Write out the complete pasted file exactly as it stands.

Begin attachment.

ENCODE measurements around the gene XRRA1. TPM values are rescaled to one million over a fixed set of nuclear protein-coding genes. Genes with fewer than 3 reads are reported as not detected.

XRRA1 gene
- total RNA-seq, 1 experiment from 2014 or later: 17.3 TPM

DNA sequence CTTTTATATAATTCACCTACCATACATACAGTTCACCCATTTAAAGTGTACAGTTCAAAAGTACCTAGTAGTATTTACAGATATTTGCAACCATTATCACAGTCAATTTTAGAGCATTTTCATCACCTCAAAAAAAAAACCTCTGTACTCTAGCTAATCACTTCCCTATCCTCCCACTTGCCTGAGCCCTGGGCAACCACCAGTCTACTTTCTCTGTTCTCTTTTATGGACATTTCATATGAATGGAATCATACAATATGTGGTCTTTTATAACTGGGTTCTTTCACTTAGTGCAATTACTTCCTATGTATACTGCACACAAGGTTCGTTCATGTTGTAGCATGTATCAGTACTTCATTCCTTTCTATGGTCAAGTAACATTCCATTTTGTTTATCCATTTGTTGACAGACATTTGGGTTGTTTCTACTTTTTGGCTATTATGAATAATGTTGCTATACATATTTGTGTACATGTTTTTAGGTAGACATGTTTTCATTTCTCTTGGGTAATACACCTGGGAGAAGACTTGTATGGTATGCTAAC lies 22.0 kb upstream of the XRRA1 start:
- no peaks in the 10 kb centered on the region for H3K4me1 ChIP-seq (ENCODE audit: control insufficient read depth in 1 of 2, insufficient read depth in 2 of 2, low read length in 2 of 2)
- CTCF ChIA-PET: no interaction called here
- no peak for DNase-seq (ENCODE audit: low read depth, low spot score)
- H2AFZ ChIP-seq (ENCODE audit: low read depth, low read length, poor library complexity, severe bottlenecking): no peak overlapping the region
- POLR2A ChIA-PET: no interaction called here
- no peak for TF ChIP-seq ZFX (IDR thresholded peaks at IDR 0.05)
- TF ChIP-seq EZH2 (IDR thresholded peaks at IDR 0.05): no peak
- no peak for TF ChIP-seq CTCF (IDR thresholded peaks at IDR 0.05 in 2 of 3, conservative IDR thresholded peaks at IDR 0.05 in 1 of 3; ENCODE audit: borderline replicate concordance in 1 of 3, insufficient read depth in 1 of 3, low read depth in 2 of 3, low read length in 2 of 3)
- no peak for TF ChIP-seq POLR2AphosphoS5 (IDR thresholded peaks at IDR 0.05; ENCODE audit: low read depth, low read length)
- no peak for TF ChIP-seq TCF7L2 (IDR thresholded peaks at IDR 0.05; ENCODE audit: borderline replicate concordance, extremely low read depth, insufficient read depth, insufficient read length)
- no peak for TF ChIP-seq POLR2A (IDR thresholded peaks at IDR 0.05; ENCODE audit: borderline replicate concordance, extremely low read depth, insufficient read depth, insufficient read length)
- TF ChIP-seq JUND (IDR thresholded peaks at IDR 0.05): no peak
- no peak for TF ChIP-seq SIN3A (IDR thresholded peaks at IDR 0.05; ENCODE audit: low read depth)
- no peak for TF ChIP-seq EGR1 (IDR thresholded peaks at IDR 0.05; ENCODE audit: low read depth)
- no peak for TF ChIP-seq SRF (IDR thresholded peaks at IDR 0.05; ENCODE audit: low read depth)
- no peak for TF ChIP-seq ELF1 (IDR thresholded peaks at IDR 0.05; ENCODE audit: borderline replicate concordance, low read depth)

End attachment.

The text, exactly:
ENCODE measurements around the gene XRRA1. TPM values are rescaled to one million over a fixed set of nuclear protein-coding genes. Genes with fewer than 3 reads are reported as not detected.

XRRA1 gene
- total RNA-seq, 1 experiment from 2014 or later: 17.3 TPM

DNA sequence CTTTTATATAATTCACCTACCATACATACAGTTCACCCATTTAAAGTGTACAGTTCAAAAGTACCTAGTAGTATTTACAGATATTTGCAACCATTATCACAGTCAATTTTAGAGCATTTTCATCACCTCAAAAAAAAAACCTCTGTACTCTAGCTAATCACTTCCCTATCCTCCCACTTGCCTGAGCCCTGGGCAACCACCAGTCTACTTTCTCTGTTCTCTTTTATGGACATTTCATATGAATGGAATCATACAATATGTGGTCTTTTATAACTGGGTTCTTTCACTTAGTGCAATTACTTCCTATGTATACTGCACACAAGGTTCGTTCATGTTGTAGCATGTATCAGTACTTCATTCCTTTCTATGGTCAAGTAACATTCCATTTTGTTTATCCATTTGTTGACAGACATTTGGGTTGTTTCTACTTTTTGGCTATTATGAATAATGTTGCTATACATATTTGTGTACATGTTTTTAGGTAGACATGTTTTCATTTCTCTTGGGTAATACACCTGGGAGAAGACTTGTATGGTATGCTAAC lies 22.0 kb upstream of the XRRA1 start:
- no peaks in the 10 kb centered on the region for H3K4me1 ChIP-seq (ENCODE audit: control insufficient read depth in 1 of 2, insufficient read depth in 2 of 2, low read length in 2 of 2)
- CTCF ChIA-PET: no interaction called here
- no peak for DNase-seq (ENCODE audit: low read depth, low spot score)
- H2AFZ ChIP-seq (ENCODE audit: low read depth, low read length, poor library complexity, severe bottlenecking): no peak overlapping the region
- POLR2A ChIA-PET: no interaction called here
- no peak for TF ChIP-seq ZFX (IDR thresholded peaks at IDR 0.05)
- TF ChIP-seq EZH2 (IDR thresholded peaks at IDR 0.05): no peak
- no peak for TF ChIP-seq CTCF (IDR thresholded peaks at IDR 0.05 in 2 of 3, conservative IDR thresholded peaks at IDR 0.05 in 1 of 3; ENCODE audit: borderline replicate concordance in 1 of 3, insufficient read depth in 1 of 3, low read depth in 2 of 3, low read length in 2 of 3)
- no peak for TF ChIP-seq POLR2AphosphoS5 (IDR thresholded peaks at IDR 0.05; ENCODE audit: low read depth, low read length)
- no peak for TF ChIP-seq TCF7L2 (IDR thresholded peaks at IDR 0.05; ENCODE audit: borderline replicate concordance, extremely low read depth, insufficient read depth, insufficient read length)
- no peak for TF ChIP-seq POLR2A (IDR thresholded peaks at IDR 0.05; ENCODE audit: borderline replicate concordance, extremely low read depth, insufficient read depth, insufficient read length)
- TF ChIP-seq JUND (IDR thresholded peaks at IDR 0.05): no peak
- no peak for TF ChIP-seq SIN3A (IDR thresholded peaks at IDR 0.05; ENCODE audit: low read depth)
- no peak for TF ChIP-seq EGR1 (IDR thresholded peaks at IDR 0.05; ENCODE audit: low read depth)
- no peak for TF ChIP-seq SRF (IDR thresholded peaks at IDR 0.05; ENCODE audit: low read depth)
- no peak for TF ChIP-seq ELF1 (IDR thresholded peaks at IDR 0.05; ENCODE audit: borderline replicate concordance, low read depth)